Some scholars (e.g., Eisele, Thompson, Schenck), argue that Hebrews, under platonic influence, envisions the eschatological destruction of matter. God promises a final shakedown where the shakeable, tangible, created world is removed, so that the unshakeable, intangible, uncreated heavens can remain (12:27).
My aim is to problematize this interpretation on comparative and exegetical grounds, and to demonstrate that Hebrews implies a material, likely earthly, “world to come.” For comparative evidence, I offer a brief survey of pagan, Jewish, and Christian views from the first century and prior on the future of matter and the earth on a spectrum from continuity to discontinuity: the world is everlasting (Plato, Aristotle, Middle Platonists, Philo, Wisdom of Solomon), a mild transition ushers in the eschatological age (Jubilees), the world undergoes some level of cosmic destruction and recreation (most Jewish and Christian texts, with varying degrees of continuity and discontinuity), the world is completely consumed and turned to fire and then recreated (Stoics, some Jewish and Christian texts), or worlds are destroyed by natural processes back into atoms which then go on to form new worlds (Epicureans).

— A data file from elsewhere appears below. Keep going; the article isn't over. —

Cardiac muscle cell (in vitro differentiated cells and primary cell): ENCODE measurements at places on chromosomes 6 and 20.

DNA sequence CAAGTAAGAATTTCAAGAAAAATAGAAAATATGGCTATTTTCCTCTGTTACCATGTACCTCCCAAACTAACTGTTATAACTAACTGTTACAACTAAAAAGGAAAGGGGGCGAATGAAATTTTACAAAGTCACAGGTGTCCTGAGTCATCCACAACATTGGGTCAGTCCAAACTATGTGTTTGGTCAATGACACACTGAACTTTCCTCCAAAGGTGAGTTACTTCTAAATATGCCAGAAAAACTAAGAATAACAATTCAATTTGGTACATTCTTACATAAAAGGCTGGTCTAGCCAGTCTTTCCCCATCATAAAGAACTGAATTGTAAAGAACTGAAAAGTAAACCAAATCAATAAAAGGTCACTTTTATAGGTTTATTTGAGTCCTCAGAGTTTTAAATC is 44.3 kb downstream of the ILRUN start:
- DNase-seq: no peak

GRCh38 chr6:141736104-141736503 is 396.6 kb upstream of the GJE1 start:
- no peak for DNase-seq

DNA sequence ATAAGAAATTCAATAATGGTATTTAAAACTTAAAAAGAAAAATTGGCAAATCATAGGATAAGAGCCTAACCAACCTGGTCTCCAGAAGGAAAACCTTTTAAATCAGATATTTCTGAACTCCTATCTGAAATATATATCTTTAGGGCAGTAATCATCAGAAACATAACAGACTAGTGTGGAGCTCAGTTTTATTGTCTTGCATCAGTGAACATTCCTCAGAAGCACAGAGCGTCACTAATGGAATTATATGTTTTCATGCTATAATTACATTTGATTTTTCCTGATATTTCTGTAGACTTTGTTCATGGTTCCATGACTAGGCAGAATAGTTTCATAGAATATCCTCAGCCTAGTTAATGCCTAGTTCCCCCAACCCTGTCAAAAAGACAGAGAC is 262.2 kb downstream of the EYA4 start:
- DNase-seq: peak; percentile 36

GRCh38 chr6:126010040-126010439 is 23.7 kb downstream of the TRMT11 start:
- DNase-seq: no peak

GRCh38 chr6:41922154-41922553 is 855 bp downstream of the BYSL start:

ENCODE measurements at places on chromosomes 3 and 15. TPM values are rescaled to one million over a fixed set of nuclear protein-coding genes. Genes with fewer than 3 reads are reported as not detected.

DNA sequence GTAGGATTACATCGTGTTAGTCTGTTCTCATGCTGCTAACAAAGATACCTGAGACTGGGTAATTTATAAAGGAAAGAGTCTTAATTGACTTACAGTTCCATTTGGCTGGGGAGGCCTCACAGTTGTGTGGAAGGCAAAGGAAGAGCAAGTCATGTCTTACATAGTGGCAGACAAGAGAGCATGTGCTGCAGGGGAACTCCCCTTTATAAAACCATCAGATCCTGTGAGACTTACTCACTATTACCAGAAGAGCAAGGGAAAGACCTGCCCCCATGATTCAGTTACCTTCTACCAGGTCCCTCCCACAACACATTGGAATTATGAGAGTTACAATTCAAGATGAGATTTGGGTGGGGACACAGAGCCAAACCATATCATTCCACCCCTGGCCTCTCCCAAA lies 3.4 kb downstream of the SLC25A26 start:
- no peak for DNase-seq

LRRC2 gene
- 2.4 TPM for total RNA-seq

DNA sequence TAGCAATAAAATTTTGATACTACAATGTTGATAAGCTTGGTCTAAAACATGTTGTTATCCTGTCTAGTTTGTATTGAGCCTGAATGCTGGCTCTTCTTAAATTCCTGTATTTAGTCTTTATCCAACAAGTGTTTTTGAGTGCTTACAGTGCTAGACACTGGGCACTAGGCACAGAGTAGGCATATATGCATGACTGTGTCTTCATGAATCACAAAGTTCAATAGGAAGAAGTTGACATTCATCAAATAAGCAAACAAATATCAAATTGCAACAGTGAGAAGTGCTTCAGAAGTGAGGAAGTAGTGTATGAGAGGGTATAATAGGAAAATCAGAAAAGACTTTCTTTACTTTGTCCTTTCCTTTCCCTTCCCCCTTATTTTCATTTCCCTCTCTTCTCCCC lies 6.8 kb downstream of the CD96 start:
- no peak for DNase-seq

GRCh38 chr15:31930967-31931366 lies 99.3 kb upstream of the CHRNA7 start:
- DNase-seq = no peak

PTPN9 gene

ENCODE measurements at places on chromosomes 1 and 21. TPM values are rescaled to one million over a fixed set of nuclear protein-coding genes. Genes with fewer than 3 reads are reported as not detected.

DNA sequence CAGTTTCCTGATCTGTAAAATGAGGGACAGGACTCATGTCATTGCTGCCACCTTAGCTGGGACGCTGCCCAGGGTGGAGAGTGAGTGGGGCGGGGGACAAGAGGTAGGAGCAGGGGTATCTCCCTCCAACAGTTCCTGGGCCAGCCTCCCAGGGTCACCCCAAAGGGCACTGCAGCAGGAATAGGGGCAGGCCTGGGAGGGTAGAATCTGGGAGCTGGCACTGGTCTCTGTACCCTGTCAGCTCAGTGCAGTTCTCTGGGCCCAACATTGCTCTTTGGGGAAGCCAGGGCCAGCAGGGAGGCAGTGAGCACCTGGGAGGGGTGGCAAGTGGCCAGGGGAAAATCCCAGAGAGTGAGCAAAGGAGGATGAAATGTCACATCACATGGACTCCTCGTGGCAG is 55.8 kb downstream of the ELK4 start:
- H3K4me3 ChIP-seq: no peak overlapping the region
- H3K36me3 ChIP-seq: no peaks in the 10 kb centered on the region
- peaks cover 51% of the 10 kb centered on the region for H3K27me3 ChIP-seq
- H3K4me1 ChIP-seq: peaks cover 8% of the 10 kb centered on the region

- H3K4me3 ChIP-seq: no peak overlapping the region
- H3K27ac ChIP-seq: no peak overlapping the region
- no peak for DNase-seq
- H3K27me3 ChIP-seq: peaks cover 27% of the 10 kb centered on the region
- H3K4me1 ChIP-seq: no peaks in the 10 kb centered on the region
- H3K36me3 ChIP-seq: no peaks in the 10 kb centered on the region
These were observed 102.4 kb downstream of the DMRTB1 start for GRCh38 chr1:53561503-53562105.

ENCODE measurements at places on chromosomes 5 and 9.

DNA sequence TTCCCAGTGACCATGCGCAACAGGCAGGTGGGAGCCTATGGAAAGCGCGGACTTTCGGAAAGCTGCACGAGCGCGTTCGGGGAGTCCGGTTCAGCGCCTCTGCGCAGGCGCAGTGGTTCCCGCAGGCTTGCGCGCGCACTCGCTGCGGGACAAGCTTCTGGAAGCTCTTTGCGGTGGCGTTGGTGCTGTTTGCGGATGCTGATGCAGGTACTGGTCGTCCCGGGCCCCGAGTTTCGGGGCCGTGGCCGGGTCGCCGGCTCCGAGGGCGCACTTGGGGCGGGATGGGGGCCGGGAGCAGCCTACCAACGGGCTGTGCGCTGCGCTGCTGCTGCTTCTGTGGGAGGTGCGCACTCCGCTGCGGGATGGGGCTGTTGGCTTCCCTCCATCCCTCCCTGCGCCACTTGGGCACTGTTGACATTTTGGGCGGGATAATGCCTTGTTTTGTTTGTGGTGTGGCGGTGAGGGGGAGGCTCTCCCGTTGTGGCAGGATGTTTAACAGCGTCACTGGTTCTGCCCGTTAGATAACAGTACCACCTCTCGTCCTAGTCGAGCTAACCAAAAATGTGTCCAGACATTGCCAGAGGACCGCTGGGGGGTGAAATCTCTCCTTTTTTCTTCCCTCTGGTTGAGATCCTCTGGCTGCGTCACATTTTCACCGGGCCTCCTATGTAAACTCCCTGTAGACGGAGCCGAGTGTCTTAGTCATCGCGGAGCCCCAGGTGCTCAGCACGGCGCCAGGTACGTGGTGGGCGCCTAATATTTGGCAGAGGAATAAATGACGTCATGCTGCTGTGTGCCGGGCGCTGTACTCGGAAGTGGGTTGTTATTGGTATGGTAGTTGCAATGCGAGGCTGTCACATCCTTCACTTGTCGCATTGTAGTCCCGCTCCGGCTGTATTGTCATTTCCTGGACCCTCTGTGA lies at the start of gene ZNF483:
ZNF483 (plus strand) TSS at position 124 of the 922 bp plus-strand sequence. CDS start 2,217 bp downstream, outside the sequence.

Although some texts are ambiguous (2 Enoch, Sibylline Oracle 5), the view that matter itself is eschatologically annihilated into non-existence is virtually unprecedented in the first century and prior, only being affirmed in later gnostic works (On the Origin of the World, The Concept of Our Great Power). Conversely, the platonists are consistently opposed to the destruction of the world: Plato says such would be “the deed of a wicked one” (Timaeus 41B), and Celsus, Porphyry, and Plotinus would ridicule the view that the world will be destroyed.
In light of the comparative evidence, the exegetical case that Hebrews describes the eschatological annihilation of matter is rather slim. Instead, Hebrews’s descriptions of the Son’s eschatological inheritance and the resurrection of the dead point in the direction of a material future. I argue that Hebrews’s two eschatological cosmic destruction texts (1:10–12; 12:26–27) imply an eschatological future for matter, and likely for the earth as well.